The protest of a notary public acting in the course and scope of employment by a financial institution, under his or her hand and official seal, of a bill of exchange or promissory note for nonacceptance or nonpayment, specifying any of the following is prima facie evidence of the facts recited therein:

(a) The time and place of presentment.

(b) The fact that presentment was made and the manner thereof.

(c) The cause or reason for protesting the bill.

(d) The demand made and the answer given, if any, or the fact that the drawee or acceptor could not be found.

 

§ 8209. Resignation, disqualification or removal of notary; records delivered to clerk; misdemeanor; death; destruction of records

 

(a) If any notary public resigns, is disqualified, removed from office, or allows his or her appointment to expire without obtaining reappointment within 30 days, all notarial records and papers shall be delivered within 30 days to the clerk of the county in which the notary public’s current official oath of office is on file. If the notary public willfully fails or refuses to deliver all notarial records and papers to the county clerk within 30 days, the person is guilty of a misdemeanor and shall be personally liable for damages to any person injured by that action or inaction.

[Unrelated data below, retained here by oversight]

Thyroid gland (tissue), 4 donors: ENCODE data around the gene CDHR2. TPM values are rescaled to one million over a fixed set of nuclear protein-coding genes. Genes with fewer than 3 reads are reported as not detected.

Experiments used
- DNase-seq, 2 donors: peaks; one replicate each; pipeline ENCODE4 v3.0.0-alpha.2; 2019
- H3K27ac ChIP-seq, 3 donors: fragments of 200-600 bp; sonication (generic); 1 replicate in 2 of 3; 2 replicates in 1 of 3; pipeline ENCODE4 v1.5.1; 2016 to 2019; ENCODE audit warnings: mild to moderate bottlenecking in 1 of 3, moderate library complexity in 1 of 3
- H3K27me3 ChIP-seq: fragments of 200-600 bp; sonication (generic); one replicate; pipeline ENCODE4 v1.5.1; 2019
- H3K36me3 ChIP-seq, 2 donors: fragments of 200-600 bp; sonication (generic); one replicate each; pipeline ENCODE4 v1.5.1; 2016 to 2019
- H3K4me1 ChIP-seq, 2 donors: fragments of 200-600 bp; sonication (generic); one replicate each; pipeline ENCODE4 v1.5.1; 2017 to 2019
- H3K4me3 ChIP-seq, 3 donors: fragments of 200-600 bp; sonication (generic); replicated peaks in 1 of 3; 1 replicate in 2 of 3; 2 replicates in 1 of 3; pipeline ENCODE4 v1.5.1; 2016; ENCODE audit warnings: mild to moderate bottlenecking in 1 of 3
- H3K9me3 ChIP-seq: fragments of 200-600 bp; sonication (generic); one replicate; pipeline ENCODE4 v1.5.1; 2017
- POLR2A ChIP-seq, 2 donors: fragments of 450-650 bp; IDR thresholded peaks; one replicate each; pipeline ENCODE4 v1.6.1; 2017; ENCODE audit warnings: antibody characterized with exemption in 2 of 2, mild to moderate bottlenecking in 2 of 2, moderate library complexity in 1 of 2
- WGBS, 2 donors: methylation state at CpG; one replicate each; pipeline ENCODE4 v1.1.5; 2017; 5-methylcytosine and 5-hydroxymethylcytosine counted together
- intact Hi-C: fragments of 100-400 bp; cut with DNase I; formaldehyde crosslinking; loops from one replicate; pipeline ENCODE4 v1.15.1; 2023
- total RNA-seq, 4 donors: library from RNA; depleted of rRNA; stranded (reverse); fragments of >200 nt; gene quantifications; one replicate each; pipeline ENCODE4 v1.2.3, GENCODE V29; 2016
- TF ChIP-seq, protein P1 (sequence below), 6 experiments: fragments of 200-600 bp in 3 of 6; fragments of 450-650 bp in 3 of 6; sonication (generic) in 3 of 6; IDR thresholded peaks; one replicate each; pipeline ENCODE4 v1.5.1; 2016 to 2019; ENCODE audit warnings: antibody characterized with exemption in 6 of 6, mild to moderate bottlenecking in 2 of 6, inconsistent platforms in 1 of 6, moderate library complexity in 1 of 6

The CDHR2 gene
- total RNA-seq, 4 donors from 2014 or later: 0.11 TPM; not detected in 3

(b) In the case of the death of a notary public, the personal representative of the deceased shall promptly notify the Secretary of State of the death of the notary public and shall deliver all notarial records and papers of the deceased to the clerk of the county in which the notary public’s official oath of office is on file.

(c) After 10 years from the date of deposit with the county clerk, if no request for, or reference to such records has been made, they may be destroyed upon order of court.

 

§ 8211. Fees

 

Fees charged by a notary public for the following services shall not exceed the fees prescribed by this section.

(a) For taking an acknowledgment or proof of a deed, or other instrument, to include the seal and the writing of the certificate, the sum of ten dollars ($10) for each signature taken.